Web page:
- “whether notice was given far enough in advance to allow the consumer to benefit from the program prior to the change.”
Currently though the DOT has been ignoring these issues. (“DOT analysts use their judgment to determine whether to initiate an investigation or leave it to the airline to resolve. DOT officials acknowledged the need for analysts to receive additional training to ensure they track and pursue complaints that are potentially unfair or deceptive.”)
DOT “can take enforcement action under the unfair or deceptive practice statute” against changes to a frequent flyer program without sufficient notice even though program terms and conditions state that no such notice is required.
Airlines Make Award Seats Available… But at What Price?
The DOT conducted its own award availability study.
[W]e examined the availability of seats for two airlines using frequent flyer miles for 660 roundtrip flights on 11 dates. Of those, 99 percent of the flights had award seats available for the dates selected, with 63 percent available at the
carriers’ lowest award levels.
Of course the programs are designed to allow last seat availability using miles at some price. Domestically, United’s pricing is the most reasonable but last seat on an aircraft is offered only to elite members and co-brand credit card holders but not to other general members.
Saying that ‘awards are available’ isn’t meaningful. For instance, during peak holiday travel American will charge as much as 75,000 miles one-way for a domestic economy award.
Looking in March 2015 for awards across a variety of dates on the American and Delta websites, they found saver awards available more often than not but rarely available during peak holiday travel.
DOT also found that historically (2010 to 2013) Delta was increasing the cost of an average award while American was reducing the cost. I’m not sure that’s meaningful, though, three years later.
Using available information for calendar years 2010 through 2013, such as airlines’ annual reports and other data,9 we were able to determine that the average number of frequent flyer miles used to redeem an award increased for Delta Air Lines and decreased slightly for American Airlines. The average miles used to redeem an award on Delta increased from 22,000 to 24,636, while on American the average miles used decreased slightly from 22,987 to 22,782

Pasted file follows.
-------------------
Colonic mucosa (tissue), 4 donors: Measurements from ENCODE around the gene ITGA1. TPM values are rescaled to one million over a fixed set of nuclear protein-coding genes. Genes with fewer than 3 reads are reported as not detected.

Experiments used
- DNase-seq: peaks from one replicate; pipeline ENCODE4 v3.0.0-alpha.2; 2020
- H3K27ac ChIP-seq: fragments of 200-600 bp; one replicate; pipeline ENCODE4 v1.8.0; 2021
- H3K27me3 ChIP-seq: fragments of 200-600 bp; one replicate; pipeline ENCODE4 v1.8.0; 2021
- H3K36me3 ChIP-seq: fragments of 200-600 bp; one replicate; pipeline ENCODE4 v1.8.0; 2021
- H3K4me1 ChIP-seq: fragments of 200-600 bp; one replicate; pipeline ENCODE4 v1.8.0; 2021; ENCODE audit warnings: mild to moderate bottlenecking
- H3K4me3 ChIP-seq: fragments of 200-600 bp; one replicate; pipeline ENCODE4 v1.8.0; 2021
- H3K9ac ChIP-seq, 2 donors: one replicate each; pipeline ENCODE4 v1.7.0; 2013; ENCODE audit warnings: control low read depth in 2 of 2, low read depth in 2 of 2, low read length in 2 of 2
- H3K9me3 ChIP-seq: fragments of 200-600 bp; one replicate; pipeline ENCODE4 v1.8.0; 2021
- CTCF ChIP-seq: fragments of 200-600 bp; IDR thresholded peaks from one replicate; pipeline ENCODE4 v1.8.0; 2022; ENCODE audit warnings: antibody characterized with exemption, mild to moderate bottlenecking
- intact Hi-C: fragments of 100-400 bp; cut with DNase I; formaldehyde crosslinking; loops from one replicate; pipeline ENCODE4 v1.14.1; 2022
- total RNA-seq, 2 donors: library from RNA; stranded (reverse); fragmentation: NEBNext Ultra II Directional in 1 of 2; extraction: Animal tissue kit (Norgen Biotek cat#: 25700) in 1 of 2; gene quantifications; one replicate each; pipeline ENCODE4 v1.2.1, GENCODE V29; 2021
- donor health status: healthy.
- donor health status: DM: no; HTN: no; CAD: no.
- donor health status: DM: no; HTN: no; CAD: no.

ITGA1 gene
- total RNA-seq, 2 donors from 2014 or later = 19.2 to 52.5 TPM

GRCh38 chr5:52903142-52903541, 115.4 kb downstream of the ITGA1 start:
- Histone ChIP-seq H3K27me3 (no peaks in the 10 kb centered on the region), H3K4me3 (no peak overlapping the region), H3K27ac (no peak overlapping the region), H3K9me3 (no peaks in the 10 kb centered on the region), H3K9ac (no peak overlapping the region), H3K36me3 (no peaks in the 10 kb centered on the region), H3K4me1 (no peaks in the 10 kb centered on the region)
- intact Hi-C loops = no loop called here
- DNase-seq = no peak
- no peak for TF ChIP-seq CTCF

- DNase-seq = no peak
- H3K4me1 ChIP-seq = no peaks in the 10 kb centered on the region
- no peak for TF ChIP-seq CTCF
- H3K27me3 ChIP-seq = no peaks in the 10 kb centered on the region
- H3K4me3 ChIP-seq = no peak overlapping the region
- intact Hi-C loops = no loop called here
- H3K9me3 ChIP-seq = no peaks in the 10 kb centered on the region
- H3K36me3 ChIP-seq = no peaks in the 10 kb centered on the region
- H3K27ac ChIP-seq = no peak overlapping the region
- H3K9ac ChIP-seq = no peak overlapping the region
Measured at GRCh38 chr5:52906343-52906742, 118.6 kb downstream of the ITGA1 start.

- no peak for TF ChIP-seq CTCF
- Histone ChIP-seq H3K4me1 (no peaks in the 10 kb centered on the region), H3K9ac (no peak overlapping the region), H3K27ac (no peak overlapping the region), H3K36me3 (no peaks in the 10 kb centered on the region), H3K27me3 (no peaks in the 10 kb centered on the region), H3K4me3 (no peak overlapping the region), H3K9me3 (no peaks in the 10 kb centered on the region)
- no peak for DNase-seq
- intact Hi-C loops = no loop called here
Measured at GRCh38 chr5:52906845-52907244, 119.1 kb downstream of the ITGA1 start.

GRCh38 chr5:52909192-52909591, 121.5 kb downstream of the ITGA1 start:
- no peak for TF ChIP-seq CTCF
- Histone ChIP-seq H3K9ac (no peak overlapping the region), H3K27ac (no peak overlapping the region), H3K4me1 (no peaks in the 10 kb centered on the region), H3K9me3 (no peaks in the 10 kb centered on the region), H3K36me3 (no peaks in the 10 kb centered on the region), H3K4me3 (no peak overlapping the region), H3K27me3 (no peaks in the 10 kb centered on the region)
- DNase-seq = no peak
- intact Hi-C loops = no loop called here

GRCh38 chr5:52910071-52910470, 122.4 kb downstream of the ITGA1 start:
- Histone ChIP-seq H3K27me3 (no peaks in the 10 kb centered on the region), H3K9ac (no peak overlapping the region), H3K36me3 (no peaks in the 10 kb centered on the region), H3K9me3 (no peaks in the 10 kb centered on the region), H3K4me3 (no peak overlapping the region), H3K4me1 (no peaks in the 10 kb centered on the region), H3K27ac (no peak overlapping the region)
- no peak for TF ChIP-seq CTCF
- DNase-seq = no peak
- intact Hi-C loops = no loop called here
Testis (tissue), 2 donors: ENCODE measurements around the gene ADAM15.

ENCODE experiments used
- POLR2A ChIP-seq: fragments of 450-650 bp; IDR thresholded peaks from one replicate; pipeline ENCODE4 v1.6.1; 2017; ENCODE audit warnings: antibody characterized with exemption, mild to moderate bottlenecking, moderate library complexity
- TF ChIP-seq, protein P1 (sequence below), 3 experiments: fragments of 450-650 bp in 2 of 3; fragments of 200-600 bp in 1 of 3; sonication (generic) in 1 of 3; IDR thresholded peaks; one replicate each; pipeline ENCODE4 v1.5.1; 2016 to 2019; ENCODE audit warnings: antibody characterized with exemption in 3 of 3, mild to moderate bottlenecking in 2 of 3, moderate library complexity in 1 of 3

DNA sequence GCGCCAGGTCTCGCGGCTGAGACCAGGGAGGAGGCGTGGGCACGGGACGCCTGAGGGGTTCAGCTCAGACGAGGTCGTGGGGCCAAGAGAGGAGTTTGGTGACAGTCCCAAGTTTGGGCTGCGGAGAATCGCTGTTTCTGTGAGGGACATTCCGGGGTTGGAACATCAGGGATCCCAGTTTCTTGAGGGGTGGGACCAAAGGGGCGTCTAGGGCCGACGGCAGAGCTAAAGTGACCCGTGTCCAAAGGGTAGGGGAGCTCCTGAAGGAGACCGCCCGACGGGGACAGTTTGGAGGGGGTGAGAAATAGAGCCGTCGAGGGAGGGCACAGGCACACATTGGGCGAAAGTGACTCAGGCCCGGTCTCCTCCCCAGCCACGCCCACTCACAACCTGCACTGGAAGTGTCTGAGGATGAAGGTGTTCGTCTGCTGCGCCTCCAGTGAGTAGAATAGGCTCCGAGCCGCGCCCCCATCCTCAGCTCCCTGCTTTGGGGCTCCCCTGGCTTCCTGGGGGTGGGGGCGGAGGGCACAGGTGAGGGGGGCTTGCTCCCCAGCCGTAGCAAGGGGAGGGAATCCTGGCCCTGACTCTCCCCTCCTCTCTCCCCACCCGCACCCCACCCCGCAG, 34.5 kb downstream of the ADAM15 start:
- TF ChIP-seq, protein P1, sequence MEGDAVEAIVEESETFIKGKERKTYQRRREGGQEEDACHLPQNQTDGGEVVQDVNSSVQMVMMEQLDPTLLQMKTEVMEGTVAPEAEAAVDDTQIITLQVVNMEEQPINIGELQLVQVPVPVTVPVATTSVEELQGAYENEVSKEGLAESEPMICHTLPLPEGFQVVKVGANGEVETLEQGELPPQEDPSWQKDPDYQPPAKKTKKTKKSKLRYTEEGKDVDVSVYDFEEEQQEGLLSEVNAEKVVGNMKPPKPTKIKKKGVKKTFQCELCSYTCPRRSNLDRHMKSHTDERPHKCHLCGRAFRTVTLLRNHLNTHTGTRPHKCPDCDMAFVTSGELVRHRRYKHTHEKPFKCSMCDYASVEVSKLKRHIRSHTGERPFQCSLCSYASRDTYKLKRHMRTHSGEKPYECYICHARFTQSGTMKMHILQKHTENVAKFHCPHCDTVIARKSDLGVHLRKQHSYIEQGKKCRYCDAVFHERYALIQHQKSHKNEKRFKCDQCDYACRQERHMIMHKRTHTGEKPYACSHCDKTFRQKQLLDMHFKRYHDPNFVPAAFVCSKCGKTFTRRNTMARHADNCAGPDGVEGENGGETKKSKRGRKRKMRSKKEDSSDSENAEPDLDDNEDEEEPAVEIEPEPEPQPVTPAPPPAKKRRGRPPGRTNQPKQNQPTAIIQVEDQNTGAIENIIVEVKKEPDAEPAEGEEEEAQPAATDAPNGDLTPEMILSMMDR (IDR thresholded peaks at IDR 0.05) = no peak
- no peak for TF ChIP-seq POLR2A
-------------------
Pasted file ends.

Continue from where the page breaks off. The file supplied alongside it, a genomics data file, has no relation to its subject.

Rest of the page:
The DOT felt that airlines “do not fully inform consumers that limitations are decided using complex computer modeling to forecast demand for each flight.” Although I’m not sure how consumers would benefit from a more nuanced understanding of revenue management.
And the DOT concluded “since there are no specific requirements in these areas, airlines are free to use their own discretion and business principles to decide how to disclose information regarding their award-travel algorithms and redemption history to consumers.”
What This Means for Consumers
As I wrote two years ago, “Under existing law, frequent flyer programs can do anything they want to you. They just have to tell you they’re doing it.” The DOT now says they have to tell you they’re doing it in advance, but has never actually enforced such a requirement.
The DOT historically hasn’t regulated frequent flyer programs, and they have little authority to do so – although any other venue of redress has more or less been taken off the table.
There are voices within the DOT that believe that needs to change, and the Inspector General believes even current authority is going unused.
The only strong takeaway from this report is that the DOT believes material changes to frequent flyer programs need to be disclosed to consumers sufficiently “far enough in advance to allow the consumer to benefit from the program prior to the change.”